If I stay with the drum/drum set up, I will probably upgrade to a dual MC

I do agree that the advantage disc have over drums is their ability to handle multiple hard stops if needed, with much less fade. I will probably never tow anything, but a road trip to the Smokies or the Ozarks may be in the plans. 

As this project continues, I'm sure I'll have at least one or two more questions.....

 

 

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6 hours ago, SJF1948 said:

Speaking of drums.....  would a replacement be all cast iron or the composite drums I now have.

 

The '53 would have had cast iron drums in the front originally, so if you already have the cast aluminum with the iron lining, things have already been modified.  Do you have roller bearings in the current front drums already?  

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To add the bigger Roadmaster brakes, you will need drums, shoes AND backing plates.

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8 hours ago, SJF1948 said:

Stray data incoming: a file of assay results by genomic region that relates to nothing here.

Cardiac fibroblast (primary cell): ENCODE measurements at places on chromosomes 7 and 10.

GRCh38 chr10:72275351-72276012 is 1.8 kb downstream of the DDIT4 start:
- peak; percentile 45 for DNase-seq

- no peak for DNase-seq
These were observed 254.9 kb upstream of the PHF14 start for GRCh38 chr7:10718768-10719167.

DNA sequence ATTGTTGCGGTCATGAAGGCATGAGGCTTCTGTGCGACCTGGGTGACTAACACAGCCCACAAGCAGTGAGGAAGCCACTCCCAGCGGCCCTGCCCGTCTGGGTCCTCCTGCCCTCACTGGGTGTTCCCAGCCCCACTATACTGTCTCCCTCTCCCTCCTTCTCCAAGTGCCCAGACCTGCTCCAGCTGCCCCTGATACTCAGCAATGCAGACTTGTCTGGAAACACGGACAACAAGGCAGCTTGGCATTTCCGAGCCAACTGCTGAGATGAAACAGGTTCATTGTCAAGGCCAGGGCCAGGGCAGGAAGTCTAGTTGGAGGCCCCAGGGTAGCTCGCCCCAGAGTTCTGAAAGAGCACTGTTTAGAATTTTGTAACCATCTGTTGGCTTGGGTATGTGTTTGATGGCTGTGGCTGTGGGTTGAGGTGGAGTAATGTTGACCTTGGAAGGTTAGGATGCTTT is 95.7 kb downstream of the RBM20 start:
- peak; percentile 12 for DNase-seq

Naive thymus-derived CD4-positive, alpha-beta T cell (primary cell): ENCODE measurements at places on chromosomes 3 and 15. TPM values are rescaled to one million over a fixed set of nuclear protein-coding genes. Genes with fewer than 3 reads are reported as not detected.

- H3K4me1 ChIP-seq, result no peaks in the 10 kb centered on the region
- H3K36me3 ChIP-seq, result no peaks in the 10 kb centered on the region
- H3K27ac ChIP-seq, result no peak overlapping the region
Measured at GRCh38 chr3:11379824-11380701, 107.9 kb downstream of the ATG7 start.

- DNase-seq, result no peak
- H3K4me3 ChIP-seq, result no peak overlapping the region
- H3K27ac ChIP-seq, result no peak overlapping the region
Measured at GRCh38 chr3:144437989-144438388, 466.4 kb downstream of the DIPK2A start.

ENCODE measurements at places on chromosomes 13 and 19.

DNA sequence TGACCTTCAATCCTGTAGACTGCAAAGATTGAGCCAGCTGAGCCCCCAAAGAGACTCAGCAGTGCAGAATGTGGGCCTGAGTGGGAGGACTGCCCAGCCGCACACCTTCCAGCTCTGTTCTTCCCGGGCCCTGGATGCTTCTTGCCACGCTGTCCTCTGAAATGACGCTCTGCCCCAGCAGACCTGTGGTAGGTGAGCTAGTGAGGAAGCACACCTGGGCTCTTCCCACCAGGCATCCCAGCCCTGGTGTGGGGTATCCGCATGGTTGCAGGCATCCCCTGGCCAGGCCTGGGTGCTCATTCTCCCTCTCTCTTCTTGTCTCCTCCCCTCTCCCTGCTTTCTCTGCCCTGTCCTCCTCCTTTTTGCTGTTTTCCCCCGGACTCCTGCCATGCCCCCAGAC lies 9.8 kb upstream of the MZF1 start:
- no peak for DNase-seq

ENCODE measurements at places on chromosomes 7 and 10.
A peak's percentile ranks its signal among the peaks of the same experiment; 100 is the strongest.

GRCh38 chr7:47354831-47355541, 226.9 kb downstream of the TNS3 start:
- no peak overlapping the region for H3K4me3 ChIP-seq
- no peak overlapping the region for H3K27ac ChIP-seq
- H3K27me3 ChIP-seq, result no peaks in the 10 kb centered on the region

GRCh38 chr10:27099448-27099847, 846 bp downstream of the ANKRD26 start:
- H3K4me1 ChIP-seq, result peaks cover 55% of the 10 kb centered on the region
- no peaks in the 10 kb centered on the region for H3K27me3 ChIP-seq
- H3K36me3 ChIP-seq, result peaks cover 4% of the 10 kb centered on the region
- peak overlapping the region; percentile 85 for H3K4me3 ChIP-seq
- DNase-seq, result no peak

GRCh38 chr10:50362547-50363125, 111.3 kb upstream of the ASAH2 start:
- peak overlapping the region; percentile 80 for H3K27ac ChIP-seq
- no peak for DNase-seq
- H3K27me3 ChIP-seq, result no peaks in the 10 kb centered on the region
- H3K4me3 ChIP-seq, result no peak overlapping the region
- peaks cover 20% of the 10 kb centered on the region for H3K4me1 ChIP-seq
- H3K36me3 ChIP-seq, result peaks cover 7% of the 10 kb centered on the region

Thanks for the info Tank, I have started doing a teardown/inventory/status/ of my brakes. As you may have figured, I have not put my car on the road yet.

Rear Brakes.... looks like a total rebuild. Drums are definitely over the resurface limit, linings completely worn (2 1/4" wide), cylinders (1" bores) haven't seen liquid in them in a while! So a complete rear overhaul is in the works.

The fronts on the other hand are in good condition. The cylinders are fairly new 

(11/8" bores), new linings (2 1/4" wide), ball bearings, new hoses, steel lines are plugged, will probably need to be replaced.

My questions at this point are:

Since I will be buying new rear drums, would it be worth the money to locate a set of finned drums that would fit, keeping the 2 1/4" wide linings? Any advantage to this?

Would it be worth the money to upgrade to Roadmaster front brakes with 2 1/2" wide linings? I am sure it's more than simply putting wider linings and Roadmaster drums.

Speaking of drums.....  would a replacement be all cast iron or the composite drums I now have. 

By worth the money, I mean would there be an increase in braking performance in these upgrades to justify the added expense?

I definitely will upgrade to roller bearings if possible. I know the Scare Bird kit includes these.